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‘ [87] American who was in the habit of seeing him (Lord Brougham) frequently when he was recently in Paris.’ Sumner, who had talked too freely with Walsh, was the only American to whom the description could apply, and soon after he received a note from Lord Brougham, kindly in terms, but complaining of the report of his conversations. Sumner wrote a letter to the ‘Times’1 from Rome, May 23, stating Walsh's account to be ‘entirely false,’ and giving the true version. His relations with Brougham were not disturbed by the affair.


To Lord Morpeth.

Paris, Rue De La Paix, April 12, 1839.
my dear Morpeth,—Since I left England, the alternate tidings I have had from your country and from America have made me anxious—you will not think me too anxious—with regard to the question of peace and war; and our minister at Paris, a sensible, able, and honest man, has sympathized with me fully. I have written an article in ‘Galignani's Messenger,’ in which I have aimed to present the American side in away not disagreeable, I trust, to Englishmen. I have examined the question since I have been in Paris; and though I saw it undoubtedly through the American medium, yet I endeavored to look at it candidly: and I cannot resist coming to the conclusion that we are right, and that the subject needs to be more studied in England. I have examined the debates in the treaty of 1783, at the time when the question of boundaries was discussed, and have made some extracts from them in the hasty article I have written. Lord Brougham—who is not very well now2—has expressed himself very strongly to me with regard to the American claim, and has told me that Lord Jeffrey was of the same opinion with himself. Let us keep war afar: I tremble at the thought of it.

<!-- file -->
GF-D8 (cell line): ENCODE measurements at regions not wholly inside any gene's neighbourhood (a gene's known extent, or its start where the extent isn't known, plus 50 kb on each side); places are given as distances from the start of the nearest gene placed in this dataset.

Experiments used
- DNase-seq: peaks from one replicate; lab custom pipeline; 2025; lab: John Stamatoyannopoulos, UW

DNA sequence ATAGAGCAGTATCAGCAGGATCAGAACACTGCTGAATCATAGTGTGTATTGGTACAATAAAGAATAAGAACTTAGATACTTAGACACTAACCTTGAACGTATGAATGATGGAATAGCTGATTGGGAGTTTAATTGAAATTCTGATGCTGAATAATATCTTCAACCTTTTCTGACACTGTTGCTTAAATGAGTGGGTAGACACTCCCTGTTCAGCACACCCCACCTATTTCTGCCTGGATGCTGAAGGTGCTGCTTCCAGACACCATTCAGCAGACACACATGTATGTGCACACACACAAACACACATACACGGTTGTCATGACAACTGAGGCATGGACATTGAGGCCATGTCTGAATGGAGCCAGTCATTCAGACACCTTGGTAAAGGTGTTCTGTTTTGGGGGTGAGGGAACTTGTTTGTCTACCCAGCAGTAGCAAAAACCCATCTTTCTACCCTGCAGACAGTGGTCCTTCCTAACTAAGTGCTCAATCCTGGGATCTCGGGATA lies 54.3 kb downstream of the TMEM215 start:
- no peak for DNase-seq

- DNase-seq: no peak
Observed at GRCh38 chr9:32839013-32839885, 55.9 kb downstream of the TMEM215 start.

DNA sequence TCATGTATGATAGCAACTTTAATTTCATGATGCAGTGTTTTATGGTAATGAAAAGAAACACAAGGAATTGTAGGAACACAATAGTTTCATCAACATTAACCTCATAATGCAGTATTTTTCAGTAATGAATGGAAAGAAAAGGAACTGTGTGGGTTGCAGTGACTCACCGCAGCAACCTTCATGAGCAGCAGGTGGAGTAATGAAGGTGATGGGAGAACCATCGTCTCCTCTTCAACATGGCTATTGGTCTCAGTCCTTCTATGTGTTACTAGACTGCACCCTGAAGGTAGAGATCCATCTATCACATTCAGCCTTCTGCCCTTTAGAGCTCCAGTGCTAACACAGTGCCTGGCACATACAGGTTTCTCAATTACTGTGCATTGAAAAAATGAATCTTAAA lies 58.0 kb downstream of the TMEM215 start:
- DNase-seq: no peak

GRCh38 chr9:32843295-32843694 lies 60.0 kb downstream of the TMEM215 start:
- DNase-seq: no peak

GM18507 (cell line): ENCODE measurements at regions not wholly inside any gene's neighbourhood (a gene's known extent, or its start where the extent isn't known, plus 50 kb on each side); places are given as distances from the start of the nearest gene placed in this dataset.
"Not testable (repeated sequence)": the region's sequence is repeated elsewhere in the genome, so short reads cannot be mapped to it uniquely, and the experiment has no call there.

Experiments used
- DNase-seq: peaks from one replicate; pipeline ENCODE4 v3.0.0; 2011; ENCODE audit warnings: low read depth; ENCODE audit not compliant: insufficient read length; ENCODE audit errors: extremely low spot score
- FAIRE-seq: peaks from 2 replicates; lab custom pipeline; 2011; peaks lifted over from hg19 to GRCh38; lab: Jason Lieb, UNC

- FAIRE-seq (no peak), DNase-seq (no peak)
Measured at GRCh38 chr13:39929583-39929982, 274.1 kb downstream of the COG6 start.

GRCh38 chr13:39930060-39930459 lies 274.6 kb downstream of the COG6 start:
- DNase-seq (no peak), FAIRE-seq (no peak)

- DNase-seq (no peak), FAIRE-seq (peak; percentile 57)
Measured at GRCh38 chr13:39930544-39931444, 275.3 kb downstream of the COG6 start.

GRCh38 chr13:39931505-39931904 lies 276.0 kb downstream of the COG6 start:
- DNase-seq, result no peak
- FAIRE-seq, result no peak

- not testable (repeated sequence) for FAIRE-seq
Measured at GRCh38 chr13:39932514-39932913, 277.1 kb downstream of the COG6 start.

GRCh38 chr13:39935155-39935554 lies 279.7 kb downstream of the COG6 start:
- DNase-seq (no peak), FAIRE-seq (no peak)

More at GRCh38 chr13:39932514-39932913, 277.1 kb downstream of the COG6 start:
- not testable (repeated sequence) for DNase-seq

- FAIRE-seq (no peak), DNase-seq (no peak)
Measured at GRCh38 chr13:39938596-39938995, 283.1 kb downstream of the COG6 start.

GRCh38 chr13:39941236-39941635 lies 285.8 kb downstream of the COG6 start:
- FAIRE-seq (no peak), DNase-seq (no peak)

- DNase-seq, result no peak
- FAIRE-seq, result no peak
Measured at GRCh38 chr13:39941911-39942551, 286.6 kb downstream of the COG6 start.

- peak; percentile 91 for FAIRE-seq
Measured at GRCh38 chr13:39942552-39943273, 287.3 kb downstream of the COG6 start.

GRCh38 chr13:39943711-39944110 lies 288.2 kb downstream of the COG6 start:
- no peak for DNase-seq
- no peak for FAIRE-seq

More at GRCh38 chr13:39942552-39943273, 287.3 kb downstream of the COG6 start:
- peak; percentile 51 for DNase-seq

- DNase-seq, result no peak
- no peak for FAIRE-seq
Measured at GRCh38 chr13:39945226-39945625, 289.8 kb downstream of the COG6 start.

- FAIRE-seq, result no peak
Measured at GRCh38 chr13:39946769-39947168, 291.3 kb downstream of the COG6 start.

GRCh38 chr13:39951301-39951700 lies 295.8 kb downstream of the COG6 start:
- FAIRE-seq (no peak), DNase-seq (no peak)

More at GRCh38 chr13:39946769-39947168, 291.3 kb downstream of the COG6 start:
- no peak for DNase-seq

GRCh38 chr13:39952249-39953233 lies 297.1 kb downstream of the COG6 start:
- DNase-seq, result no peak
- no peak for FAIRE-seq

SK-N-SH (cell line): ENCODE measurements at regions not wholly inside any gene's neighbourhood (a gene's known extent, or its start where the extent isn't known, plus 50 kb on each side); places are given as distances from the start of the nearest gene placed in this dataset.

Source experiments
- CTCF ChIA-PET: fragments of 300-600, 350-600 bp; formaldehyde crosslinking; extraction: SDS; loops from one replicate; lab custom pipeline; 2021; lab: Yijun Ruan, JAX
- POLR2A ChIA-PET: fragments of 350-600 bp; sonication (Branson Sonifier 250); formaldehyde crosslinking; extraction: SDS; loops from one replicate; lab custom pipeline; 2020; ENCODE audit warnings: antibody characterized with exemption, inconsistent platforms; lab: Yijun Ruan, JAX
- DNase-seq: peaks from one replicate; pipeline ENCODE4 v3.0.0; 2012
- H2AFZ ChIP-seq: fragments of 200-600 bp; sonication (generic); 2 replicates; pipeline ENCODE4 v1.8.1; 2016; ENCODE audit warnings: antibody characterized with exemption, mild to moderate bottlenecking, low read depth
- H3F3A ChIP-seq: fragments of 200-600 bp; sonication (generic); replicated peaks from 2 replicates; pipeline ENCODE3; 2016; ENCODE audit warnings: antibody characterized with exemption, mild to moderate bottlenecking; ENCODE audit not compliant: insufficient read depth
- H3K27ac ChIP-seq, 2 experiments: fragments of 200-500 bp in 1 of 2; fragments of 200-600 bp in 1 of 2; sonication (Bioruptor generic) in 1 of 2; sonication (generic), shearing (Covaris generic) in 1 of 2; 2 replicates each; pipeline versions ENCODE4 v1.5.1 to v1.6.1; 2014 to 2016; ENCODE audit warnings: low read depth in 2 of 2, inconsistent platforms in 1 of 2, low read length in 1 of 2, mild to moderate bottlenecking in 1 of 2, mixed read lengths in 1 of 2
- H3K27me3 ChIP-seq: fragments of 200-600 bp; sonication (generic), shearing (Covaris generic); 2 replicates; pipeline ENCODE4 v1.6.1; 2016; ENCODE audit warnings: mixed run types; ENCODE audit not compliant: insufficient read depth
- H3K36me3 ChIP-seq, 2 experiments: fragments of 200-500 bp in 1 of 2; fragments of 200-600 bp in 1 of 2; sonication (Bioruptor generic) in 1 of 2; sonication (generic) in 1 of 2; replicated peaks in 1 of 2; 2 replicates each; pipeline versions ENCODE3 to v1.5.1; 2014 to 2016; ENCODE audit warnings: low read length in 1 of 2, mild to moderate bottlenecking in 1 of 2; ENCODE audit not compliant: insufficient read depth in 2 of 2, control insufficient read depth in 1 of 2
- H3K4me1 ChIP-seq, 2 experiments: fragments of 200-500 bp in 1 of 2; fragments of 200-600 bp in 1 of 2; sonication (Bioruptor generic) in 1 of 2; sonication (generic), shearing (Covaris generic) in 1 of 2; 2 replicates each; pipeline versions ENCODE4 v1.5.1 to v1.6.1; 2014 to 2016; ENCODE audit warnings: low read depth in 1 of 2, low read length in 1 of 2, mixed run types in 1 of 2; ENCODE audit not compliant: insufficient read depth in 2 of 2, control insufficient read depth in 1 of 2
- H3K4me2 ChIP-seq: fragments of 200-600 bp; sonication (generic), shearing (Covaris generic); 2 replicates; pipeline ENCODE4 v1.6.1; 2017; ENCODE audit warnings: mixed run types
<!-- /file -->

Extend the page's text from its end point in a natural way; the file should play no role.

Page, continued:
I send herewith the ‘Galignani,’ and venture to ask you to run your eye over it. You know my love for England; and I believe you will do me the justice to think that I would never write about her, except in the spirit of love.

This letter will find you in the midst of your own ministerial contest. You will have the ardent opposition of Leader, but the support of Hume. Lady Granville has received me most kindly. I owe you many thanks for introducing me to her.

I leave Paris soon for Rome, where I shall be in the middle of May. My

1 Printed in the ‘Times,’ June 14.

2 He was just getting well, as Sumner states in another letter, ‘of a needle he had swallowed.’

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